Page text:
Development and Inclusion of Autistic Children in Public Schools

Claudia Salceanu


Characterized by limited or almost inexistent social skills, autistic children imperatively need social integration, in order to ensure a positive social environment in which they could imitate their colleagues and develop better means of communication. A sample of 60 teachers from public and special schools, aged between 29 and 50 years old, was assessed using Inclusion of Children with Special Needs in Public Schools Questionnaire (Chițu, Barcau & Blaga, 2016) in order to analyse their opinions and attitudes towards inclusive education. A sample of 75 children (aged between 8 and 12 years old) with Autistic Spectrum Disorder, with whom these teachers interact, was assessed with Adaptive Behaviour Assessment System II (ABAS II, Harisson & Oakland, 2012). We found significant differences regarding communication, community use and self-care, social skills and general adaptive composite (GAC score), between children in special and public schools. Furthermore, teachers emphasize that: (1) society, in general, has a tolerant attitude toward children with educational special needs; (2) families with such children choose a public school mostly in order to integrate their children in society and to ensure them the right to equal chances; (3) differential assessment strategies are needed for these children and adaptation of the curriculum to their needs; (4) children with special needs have a real chance of success in a public school. Results are analysed in relationship with teacher’s roles, opinions and attitudes toward the integration of autistic children in public schools.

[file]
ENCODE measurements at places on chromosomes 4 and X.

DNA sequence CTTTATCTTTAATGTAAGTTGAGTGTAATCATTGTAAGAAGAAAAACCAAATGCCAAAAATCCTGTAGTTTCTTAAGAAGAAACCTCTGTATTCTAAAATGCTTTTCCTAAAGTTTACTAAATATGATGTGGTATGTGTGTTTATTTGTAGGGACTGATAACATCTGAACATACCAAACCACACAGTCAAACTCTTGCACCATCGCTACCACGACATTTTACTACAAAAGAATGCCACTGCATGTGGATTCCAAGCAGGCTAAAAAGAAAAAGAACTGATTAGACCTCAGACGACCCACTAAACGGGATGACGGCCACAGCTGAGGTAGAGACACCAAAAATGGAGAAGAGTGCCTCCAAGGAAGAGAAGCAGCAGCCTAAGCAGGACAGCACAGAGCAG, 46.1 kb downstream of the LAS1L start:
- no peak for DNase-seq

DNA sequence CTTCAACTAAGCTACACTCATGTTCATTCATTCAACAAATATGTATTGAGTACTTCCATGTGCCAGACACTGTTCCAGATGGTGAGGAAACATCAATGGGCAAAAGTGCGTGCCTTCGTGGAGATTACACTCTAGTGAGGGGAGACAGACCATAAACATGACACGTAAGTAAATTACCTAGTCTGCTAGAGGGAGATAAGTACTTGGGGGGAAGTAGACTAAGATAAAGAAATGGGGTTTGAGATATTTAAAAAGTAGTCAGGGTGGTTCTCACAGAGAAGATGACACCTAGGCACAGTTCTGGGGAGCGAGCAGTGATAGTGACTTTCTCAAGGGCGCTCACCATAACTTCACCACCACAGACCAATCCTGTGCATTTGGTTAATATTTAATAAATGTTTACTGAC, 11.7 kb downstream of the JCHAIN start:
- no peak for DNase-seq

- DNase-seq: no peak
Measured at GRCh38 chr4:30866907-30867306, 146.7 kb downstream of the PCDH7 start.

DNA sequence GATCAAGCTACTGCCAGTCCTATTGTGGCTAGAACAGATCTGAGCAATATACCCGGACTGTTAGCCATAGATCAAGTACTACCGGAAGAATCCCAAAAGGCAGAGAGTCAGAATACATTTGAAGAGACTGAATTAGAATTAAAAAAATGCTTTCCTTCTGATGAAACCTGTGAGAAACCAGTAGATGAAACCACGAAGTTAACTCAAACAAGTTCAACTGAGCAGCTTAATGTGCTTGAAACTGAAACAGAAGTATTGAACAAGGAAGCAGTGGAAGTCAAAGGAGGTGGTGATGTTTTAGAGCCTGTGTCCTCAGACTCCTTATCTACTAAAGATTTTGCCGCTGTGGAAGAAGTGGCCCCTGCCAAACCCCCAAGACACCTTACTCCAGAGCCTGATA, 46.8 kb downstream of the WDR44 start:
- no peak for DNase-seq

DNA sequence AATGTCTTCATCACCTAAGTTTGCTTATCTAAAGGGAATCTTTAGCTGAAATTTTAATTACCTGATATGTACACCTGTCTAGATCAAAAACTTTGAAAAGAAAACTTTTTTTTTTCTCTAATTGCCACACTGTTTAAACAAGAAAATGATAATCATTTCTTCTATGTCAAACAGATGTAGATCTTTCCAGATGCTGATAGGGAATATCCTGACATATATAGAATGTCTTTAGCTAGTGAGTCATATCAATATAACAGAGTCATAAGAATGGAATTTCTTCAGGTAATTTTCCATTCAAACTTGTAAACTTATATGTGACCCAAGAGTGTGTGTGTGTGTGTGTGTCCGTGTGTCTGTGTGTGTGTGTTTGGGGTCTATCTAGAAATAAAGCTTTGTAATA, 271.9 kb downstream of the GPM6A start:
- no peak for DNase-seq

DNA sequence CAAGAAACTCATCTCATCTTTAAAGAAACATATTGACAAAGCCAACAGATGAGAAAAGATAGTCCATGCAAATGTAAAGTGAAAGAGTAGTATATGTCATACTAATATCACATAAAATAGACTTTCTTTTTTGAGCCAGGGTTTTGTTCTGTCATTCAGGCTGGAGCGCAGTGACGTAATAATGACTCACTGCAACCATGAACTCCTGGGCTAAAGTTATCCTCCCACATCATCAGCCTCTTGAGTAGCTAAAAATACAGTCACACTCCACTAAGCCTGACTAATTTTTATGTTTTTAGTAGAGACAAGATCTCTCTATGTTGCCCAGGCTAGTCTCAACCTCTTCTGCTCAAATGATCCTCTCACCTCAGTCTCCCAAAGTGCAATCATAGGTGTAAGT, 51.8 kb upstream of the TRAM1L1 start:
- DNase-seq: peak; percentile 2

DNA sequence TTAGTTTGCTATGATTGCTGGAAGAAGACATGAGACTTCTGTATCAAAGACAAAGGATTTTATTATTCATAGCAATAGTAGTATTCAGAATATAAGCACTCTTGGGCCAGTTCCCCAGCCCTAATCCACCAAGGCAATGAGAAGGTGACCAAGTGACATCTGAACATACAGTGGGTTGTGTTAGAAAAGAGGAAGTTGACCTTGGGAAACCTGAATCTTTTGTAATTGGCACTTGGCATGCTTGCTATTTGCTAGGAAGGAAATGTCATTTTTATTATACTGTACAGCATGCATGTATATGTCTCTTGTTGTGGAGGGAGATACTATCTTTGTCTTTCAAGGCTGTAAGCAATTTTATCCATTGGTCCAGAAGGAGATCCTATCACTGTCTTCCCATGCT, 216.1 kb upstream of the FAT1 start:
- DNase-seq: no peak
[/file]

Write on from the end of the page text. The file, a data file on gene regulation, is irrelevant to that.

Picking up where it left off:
Autistic children; integration; special schools; public schools

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